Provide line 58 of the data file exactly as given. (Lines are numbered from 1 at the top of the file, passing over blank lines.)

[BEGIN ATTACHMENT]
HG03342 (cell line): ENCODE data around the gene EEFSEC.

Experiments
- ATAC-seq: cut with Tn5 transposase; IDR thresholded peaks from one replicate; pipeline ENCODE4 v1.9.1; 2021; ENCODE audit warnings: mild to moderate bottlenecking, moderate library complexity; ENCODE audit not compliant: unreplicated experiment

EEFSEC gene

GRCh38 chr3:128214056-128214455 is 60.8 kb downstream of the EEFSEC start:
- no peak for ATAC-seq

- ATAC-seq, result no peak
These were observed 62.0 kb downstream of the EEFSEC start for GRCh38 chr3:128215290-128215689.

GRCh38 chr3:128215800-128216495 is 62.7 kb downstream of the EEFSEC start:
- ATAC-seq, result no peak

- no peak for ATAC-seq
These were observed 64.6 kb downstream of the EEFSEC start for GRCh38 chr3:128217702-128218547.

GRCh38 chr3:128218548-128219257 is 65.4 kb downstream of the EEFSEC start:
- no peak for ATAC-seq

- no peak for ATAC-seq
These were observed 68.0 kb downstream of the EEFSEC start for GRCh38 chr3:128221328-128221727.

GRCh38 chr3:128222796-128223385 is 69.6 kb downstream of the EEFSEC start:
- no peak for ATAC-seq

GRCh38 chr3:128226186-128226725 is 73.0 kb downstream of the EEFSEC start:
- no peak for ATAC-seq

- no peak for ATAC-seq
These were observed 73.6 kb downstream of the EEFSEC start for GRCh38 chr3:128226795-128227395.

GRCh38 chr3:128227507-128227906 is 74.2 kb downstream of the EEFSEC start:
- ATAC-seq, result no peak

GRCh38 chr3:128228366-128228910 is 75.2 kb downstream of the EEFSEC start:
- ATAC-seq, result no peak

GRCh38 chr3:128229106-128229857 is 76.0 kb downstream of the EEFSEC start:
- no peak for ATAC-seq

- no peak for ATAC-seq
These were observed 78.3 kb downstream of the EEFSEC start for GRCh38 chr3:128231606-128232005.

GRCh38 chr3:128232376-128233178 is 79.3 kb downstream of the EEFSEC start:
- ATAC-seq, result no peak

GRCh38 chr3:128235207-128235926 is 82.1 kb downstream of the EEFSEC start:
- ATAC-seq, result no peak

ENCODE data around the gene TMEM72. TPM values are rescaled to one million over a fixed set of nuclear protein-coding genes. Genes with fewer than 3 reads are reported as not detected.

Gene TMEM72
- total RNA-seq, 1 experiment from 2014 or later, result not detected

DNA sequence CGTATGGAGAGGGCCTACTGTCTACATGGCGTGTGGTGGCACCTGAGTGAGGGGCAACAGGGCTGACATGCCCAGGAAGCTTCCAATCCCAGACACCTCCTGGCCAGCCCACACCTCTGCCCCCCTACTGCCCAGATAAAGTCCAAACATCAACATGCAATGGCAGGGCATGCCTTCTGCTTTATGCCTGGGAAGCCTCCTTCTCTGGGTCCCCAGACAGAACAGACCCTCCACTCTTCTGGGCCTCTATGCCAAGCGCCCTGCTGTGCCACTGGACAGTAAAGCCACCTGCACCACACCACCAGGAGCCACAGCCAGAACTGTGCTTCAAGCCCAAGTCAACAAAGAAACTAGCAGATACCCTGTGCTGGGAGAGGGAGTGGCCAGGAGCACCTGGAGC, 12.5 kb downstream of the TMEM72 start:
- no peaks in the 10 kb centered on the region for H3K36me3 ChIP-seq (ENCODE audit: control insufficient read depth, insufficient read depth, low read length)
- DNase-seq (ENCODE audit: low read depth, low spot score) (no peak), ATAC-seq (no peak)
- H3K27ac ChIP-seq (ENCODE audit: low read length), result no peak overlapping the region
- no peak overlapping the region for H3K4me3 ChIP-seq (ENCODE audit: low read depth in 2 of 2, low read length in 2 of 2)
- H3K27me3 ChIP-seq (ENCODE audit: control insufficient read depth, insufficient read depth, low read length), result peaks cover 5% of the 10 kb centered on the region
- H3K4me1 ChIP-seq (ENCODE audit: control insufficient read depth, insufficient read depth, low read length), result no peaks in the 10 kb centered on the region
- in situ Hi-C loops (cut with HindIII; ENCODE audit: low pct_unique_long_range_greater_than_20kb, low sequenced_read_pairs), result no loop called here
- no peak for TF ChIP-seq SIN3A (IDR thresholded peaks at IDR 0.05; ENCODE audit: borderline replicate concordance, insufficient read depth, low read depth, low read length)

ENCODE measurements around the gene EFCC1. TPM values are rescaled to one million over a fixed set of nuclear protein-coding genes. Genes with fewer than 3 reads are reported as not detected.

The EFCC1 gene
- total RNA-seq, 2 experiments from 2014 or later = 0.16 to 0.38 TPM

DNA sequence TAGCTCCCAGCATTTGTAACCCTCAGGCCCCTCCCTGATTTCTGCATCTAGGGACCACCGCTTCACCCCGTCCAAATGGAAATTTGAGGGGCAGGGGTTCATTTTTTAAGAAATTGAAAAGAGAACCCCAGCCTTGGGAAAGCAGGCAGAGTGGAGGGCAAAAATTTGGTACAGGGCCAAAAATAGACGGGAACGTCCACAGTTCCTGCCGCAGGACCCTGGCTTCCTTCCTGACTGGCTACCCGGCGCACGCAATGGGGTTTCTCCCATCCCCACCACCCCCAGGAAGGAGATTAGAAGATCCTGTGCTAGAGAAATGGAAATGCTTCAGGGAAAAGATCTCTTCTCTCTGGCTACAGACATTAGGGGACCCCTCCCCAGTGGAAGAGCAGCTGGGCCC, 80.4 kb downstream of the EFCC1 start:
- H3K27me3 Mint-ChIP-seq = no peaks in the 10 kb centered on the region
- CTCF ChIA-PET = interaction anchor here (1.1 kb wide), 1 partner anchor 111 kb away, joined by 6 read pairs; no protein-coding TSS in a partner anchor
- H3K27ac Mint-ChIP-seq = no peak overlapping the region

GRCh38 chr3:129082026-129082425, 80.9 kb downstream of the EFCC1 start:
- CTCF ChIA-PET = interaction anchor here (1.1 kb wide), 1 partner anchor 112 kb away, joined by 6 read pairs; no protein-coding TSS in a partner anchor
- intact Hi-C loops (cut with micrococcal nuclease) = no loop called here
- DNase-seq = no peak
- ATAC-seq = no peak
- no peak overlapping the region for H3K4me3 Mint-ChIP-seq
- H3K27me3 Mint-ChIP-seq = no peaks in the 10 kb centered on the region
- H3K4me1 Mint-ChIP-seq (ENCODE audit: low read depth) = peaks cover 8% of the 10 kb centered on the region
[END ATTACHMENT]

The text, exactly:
- ATAC-seq = no peak